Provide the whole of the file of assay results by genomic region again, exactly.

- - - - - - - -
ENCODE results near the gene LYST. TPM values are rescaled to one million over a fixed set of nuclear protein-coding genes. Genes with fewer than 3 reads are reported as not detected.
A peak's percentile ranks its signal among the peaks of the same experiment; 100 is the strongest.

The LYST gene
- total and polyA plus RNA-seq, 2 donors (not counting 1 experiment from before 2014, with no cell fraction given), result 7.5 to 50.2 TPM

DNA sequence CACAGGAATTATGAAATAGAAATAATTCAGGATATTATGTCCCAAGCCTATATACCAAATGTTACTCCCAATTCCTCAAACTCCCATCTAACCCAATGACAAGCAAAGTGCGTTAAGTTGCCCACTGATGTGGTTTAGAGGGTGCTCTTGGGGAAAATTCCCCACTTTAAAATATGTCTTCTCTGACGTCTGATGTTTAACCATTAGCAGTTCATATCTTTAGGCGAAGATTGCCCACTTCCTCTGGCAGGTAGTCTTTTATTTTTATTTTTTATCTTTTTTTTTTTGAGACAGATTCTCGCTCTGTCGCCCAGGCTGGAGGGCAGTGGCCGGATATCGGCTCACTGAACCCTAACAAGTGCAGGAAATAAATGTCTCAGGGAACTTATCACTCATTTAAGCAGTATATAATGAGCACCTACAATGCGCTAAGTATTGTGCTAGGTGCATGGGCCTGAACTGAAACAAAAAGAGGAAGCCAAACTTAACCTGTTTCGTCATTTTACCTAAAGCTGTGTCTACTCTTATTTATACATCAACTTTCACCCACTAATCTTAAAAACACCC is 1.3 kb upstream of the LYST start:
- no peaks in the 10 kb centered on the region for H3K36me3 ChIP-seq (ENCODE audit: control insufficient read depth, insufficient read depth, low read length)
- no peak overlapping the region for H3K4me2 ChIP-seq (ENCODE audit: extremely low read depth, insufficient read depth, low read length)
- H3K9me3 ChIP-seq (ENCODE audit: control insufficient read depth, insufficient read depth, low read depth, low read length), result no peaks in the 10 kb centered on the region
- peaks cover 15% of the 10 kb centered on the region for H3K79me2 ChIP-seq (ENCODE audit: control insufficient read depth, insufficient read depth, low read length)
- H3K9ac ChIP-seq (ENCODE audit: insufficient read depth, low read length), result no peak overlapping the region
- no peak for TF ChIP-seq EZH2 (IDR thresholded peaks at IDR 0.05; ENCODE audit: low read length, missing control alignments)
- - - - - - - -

ENCODE results near the gene LYST. TPM values are rescaled to one million over a fixed set of nuclear protein-coding genes. Genes with fewer than 3 reads are reported as not detected.
A peak's percentile ranks its signal among the peaks of the same experiment; 100 is the strongest.

The LYST gene
- total and polyA plus RNA-seq, 2 donors (not counting 1 experiment from before 2014, with no cell fraction given), result 7.5 to 50.2 TPM

DNA sequence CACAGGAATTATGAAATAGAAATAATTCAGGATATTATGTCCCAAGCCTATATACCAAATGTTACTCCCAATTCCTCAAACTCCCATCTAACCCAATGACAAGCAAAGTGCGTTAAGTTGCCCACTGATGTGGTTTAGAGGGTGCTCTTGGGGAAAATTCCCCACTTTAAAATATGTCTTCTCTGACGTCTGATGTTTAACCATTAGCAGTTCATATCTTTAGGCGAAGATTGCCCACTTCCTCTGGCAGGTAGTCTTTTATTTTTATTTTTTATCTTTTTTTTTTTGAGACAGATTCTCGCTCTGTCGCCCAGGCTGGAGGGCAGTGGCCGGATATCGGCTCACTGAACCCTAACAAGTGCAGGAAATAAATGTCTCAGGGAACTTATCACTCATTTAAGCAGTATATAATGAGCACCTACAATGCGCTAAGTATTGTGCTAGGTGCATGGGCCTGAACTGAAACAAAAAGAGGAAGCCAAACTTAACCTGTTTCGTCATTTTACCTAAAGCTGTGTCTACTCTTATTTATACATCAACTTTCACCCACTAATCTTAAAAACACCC is 1.3 kb upstream of the LYST start:
- no peaks in the 10 kb centered on the region for H3K36me3 ChIP-seq (ENCODE audit: control insufficient read depth, insufficient read depth, low read length)
- no peak overlapping the region for H3K4me2 ChIP-seq (ENCODE audit: extremely low read depth, insufficient read depth, low read length)
- H3K9me3 ChIP-seq (ENCODE audit: control insufficient read depth, insufficient read depth, low read depth, low read length), result no peaks in the 10 kb centered on the region
- peaks cover 15% of the 10 kb centered on the region for H3K79me2 ChIP-seq (ENCODE audit: control insufficient read depth, insufficient read depth, low read length)
- H3K9ac ChIP-seq (ENCODE audit: insufficient read depth, low read length), result no peak overlapping the region
- no peak for TF ChIP-seq EZH2 (IDR thresholded peaks at IDR 0.05; ENCODE audit: low read length, missing control alignments)